They certainly need it. Aside from narrowly escaping a takeover bid from Microsoft last year, Yahoo! has been losing market share in search to Google for years. Its diverse products– from Flickr to Delicious to Yahoo! Finance - lack consistency. And what’s with the name, anyway? Something about yodeling?
It helps that they’re creating a CMO position, which they’ve apparently never had. But the changes go deeper. In Bartz’s words from the Yahoo! blog:
“We’ll be able to make speedier decisions, the notorious silos are gone, and we have a renewed focus on the customer.”Clearly, integration is a core goal at the new Yahoo!, along with a renewed focus on the customer with the creation of a new Customer Advocacy group:
“After getting a lot of angry calls at my office from frustrated customers, I realized we could do a better job of listening to and supporting you. Our Customer Care team does an incredible job with the amazing number of people who come to them, but they need better resources. So we’re investing in that. After all, you deserve the very best.Time will tell if Yahoo! can channel these noble intentions of integration into actually being able to serve its customers' needs. But they've taken the first step in realizing that not being customer focused is, for them, no longer an option. For us who live and breathe IMC every day, this will be a company to watch.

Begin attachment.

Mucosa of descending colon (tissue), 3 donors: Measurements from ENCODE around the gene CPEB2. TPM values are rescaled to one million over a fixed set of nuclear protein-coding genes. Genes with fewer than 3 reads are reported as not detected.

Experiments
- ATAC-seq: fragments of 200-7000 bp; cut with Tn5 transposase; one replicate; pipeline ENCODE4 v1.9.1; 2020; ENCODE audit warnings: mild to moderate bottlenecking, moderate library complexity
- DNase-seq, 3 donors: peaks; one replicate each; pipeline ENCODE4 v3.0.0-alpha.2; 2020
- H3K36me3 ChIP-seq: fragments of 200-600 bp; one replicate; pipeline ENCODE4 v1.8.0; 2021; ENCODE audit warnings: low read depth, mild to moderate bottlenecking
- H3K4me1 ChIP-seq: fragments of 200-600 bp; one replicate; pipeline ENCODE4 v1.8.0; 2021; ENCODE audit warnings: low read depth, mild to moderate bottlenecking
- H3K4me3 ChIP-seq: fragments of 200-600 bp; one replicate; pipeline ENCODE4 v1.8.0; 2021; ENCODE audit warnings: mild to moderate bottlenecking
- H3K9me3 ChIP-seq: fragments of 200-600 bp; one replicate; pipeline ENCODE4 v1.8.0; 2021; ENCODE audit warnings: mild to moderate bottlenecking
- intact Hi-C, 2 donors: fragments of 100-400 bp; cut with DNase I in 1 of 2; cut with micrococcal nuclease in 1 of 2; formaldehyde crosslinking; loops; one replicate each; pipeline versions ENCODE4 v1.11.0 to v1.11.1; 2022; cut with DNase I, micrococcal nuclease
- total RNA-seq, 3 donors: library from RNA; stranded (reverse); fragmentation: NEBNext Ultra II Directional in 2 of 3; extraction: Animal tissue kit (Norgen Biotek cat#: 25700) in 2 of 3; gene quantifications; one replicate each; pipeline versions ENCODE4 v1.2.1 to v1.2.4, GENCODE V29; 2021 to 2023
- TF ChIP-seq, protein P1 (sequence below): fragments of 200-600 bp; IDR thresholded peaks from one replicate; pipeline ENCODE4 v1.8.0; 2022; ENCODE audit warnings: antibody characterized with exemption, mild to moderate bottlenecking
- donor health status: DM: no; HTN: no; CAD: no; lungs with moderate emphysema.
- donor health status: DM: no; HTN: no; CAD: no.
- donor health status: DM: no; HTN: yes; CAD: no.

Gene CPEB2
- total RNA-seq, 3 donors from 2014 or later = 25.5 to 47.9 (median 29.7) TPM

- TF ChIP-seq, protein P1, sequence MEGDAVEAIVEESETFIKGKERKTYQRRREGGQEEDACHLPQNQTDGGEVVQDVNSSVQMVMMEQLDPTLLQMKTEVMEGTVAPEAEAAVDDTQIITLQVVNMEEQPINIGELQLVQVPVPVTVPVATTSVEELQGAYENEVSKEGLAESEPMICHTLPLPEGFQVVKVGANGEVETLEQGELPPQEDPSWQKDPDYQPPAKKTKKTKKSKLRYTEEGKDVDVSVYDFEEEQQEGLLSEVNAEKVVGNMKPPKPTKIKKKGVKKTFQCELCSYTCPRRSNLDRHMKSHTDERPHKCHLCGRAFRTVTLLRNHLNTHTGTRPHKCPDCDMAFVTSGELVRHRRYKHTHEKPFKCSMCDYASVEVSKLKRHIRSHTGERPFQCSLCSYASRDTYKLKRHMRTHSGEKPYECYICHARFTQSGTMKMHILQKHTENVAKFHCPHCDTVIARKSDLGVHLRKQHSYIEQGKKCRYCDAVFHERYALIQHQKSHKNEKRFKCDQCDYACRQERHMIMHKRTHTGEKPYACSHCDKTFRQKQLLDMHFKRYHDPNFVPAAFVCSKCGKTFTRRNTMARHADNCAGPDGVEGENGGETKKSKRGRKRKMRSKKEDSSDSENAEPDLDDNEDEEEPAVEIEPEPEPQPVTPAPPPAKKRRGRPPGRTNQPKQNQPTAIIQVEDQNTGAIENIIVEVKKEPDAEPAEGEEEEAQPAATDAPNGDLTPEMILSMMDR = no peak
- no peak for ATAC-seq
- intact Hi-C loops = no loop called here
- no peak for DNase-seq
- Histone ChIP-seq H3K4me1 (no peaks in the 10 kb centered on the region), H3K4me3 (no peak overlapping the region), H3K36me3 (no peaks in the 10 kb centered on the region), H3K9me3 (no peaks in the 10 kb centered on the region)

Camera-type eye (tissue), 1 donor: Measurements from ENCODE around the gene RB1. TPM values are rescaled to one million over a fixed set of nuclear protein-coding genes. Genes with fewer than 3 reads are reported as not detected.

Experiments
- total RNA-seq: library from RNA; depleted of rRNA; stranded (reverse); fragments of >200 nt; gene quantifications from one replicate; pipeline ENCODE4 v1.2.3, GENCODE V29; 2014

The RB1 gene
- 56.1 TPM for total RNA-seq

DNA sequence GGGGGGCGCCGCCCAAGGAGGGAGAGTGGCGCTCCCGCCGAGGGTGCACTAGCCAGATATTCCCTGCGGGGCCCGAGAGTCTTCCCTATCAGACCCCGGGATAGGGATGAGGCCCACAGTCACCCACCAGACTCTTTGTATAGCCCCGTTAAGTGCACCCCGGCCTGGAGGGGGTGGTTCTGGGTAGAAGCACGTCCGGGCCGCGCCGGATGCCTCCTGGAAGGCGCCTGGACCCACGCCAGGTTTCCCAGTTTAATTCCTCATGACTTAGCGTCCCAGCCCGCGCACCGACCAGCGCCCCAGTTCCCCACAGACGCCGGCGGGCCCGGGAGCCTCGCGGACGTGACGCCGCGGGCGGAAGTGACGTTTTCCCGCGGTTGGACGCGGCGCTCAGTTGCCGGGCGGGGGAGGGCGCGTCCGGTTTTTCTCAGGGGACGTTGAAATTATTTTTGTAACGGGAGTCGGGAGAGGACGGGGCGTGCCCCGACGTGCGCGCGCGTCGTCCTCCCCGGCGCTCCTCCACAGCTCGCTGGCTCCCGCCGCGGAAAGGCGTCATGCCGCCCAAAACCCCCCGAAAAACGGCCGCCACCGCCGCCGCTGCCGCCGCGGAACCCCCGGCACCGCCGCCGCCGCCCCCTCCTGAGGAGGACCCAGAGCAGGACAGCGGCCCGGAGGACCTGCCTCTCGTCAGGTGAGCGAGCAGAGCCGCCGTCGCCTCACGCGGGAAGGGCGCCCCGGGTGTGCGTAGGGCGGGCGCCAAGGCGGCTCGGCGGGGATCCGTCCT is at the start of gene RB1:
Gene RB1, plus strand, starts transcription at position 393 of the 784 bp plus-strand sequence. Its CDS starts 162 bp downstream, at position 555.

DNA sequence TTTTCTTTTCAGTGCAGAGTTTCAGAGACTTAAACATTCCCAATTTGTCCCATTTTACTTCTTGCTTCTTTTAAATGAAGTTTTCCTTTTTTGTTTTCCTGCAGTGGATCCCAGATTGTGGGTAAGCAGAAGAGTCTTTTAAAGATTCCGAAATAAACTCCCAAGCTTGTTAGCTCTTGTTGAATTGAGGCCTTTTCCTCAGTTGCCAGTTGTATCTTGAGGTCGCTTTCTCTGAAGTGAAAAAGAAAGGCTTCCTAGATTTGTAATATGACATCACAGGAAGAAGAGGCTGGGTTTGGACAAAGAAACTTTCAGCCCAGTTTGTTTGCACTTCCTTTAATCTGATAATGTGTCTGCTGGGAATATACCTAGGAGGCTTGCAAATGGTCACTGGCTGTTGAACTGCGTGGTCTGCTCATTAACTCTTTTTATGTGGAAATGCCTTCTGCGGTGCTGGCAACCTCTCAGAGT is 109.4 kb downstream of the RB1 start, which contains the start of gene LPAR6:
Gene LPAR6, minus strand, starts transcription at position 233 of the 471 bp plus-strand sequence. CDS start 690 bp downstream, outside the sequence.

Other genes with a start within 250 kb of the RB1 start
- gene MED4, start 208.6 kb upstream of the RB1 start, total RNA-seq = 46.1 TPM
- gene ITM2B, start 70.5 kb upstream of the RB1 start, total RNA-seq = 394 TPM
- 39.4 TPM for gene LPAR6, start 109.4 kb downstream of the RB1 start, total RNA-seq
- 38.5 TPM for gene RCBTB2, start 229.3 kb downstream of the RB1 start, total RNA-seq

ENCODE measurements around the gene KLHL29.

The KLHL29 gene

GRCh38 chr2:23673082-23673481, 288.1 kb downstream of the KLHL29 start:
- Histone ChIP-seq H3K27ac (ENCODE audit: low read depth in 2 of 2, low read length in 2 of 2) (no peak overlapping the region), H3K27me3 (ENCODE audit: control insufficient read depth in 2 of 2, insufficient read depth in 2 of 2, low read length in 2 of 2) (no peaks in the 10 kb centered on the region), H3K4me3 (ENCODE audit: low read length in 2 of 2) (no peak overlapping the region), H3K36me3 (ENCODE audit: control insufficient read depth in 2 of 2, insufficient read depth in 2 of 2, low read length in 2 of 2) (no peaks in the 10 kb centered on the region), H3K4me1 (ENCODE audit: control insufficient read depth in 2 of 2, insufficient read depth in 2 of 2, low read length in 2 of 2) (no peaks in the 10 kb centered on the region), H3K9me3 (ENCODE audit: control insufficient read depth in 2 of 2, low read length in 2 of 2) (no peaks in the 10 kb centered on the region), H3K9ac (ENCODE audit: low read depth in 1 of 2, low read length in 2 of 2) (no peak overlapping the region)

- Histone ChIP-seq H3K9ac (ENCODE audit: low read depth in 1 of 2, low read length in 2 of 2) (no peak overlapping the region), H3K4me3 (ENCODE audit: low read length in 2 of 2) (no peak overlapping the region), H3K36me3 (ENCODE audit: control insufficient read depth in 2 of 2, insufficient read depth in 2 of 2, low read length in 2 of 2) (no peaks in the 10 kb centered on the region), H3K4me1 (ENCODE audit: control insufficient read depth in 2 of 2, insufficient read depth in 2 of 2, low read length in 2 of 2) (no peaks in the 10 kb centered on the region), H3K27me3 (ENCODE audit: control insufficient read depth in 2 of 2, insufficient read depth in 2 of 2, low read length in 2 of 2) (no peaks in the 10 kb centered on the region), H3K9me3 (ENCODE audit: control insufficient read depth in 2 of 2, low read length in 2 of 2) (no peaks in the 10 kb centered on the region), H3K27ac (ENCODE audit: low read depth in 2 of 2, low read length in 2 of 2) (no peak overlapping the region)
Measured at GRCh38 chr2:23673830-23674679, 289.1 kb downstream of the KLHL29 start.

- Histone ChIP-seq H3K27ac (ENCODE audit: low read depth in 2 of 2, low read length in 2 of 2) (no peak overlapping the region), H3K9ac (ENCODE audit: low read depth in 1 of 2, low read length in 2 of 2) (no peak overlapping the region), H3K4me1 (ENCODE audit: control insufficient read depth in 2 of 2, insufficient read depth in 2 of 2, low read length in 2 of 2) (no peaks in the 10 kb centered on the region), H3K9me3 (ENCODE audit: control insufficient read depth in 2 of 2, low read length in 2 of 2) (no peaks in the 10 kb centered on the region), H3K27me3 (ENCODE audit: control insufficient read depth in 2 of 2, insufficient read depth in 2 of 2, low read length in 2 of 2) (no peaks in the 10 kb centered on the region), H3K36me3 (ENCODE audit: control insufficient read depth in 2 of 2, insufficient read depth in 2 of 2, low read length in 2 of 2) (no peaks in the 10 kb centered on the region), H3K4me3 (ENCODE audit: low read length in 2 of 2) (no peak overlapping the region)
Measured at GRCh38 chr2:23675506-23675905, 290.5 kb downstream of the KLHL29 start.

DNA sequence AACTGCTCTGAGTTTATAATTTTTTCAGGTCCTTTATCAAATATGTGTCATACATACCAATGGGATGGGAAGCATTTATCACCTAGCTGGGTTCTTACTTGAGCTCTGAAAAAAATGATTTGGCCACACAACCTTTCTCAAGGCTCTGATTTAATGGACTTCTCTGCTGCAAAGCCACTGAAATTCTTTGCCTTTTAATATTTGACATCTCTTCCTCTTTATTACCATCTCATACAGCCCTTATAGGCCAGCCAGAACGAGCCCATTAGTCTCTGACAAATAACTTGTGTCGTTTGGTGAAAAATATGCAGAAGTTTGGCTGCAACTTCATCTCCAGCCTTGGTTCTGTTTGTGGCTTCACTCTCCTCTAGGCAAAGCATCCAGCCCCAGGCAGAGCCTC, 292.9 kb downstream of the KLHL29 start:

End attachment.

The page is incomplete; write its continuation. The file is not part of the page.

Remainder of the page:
We’re also leaning on this team to make sure we’re all hearing the voice of our customers (consumers and advertisers). I’m singularly focused on providing you with awesome products. Period. The kind that get you so excited, you have to tell someone about them. Whether on your desktop, your mobile device, or even your TV.
And that takes a real understanding of what you want/need/love/hate, how you’re using our products, and what you find simple, intuitive, easy and fun. Who wants innovation for innovation’s sake if it doesn’t make your life easier, more efficient, more productive? So expect us to hear you better and take better care of you.”
Or, as Bartz says, “Look for this company’s brand to kick ass again.”
-- Colleen Maley